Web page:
We, God’s saints, cannot be silent in the face of it. What do we do? The answer is simple, but not easy. We intentionally live out our faith. We unbind the power of God’s love and let it go. We are light in the darkness.

     So, we seek relationships with people who are different than we are to foster understanding and community; we connect with those who are suffering and let them know God is with them and for them, as are we; we serve others by meeting concrete needs; we love sacrificially and forgive unconditionally; we guard what comes out of our mouths and call those who harm with words to account. All of this happens in the midst of ordinary events made notable by the presence of Jesus.

     I recently read an article written by George F. Will about the book Them: Why We Hate Each Other and How to Heal” by Senator Ben Sasse, who happens to be from Nebraska. (In fact, I went to college with members of his family.) He writes that while the political problem we are facing is partisanship, the public health problem - which has mental, emotional and pysical implications - is loneliness.

     Americans, he writes, are richer, more informed and connected than ever, but also unhappier, more isolated and less fulfilled. Loneliness leads to a reduction of longevity, he says, “We’re literally dying of despair,” of the failure “to fill the hole millions of Americans feel in their lives.” (4)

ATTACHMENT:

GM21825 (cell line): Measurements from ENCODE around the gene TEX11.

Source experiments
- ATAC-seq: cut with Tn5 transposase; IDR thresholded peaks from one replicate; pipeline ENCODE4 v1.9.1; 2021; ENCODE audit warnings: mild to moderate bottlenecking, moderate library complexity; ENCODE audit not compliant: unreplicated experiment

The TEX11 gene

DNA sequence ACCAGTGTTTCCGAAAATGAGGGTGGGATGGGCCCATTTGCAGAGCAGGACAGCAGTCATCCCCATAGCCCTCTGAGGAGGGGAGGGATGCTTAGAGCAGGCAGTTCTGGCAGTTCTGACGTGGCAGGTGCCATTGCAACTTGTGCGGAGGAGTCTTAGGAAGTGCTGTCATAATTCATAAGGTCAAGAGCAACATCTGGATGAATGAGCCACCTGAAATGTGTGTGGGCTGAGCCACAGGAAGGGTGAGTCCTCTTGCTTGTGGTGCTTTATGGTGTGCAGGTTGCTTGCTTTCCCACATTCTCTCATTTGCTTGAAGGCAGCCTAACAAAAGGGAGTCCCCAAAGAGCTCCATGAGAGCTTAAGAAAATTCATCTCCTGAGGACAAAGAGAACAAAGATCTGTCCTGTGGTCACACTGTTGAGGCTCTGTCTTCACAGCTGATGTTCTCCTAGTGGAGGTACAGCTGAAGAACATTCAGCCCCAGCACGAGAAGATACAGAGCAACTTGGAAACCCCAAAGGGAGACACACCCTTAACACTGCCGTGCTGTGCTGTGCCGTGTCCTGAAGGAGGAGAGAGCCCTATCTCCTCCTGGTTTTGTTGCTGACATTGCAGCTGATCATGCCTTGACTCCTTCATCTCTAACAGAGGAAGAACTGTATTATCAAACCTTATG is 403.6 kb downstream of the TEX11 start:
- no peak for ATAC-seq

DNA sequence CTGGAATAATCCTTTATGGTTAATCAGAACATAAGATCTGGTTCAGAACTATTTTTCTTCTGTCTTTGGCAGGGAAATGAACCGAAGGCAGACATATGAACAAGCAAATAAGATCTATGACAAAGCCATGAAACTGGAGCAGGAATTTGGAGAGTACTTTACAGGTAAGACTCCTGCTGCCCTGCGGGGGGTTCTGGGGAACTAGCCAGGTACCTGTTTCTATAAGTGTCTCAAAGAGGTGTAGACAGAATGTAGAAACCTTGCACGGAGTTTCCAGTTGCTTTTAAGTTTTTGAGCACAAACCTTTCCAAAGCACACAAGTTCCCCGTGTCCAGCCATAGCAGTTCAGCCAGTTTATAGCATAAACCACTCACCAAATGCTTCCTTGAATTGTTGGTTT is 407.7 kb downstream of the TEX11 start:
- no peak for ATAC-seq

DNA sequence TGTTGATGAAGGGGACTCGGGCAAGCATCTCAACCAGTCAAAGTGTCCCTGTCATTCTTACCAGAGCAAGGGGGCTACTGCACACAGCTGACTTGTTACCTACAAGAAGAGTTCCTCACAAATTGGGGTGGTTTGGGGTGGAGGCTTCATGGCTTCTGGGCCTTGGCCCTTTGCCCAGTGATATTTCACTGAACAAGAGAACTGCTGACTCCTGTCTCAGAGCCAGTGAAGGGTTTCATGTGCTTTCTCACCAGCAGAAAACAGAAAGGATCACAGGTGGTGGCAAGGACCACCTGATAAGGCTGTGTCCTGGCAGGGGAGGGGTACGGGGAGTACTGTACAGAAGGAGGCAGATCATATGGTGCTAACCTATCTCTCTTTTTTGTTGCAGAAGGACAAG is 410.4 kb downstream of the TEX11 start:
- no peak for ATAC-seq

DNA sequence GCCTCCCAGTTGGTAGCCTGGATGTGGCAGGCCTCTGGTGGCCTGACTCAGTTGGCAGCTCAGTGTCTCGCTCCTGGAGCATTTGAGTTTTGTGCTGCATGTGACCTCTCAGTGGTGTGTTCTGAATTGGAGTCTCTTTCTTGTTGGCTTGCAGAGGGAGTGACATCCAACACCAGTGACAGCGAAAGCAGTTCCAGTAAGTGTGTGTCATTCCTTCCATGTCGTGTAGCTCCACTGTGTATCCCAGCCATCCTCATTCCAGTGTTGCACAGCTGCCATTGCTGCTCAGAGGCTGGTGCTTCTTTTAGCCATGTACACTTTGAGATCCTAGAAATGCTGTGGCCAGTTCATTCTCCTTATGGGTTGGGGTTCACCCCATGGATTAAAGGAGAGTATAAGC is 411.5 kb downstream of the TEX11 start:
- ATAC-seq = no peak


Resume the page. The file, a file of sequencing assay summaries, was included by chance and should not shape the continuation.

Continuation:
Although it was not mentioned in the article, and I have not yet read the book, I would guess that there’s a direct link between that despair, that hole, that lack of healthy connectedness and the violence that plagues our country.

     It's a situation that seems impossible, but so did doing anything about the fact that Lazarus was dead and in the tomb. But Jesus showed up, and he is the restorer of life and the defeater of death. Since Jesus’ power and presence is with and among us, we too are restorers of life and defeaters of death. We call forth hope and unbind God's love, setting it free in the world. That’s the task of Saints, Saints of the here and now, and that’s us. AMEN

 

(1)   “Lazarus Is Us: Reflections on John 11:1-45” by Alyce McKenzie, April 3, 2011, www.patheos.com

(2)   “Living by the Word” by Tito Madrazo, The Christian Century, October 10, 2018, pg. 19

(3)   “Unbind Him and Let Him Go” by the very Rev. Samuel G. Chandler, John 11:1-45, March 9, 2008, www.day1.org

(4)   “Our Epidemic of Loneliness” by George F. Will, Akron Beacon Journal, October 14, 2018, pg. A23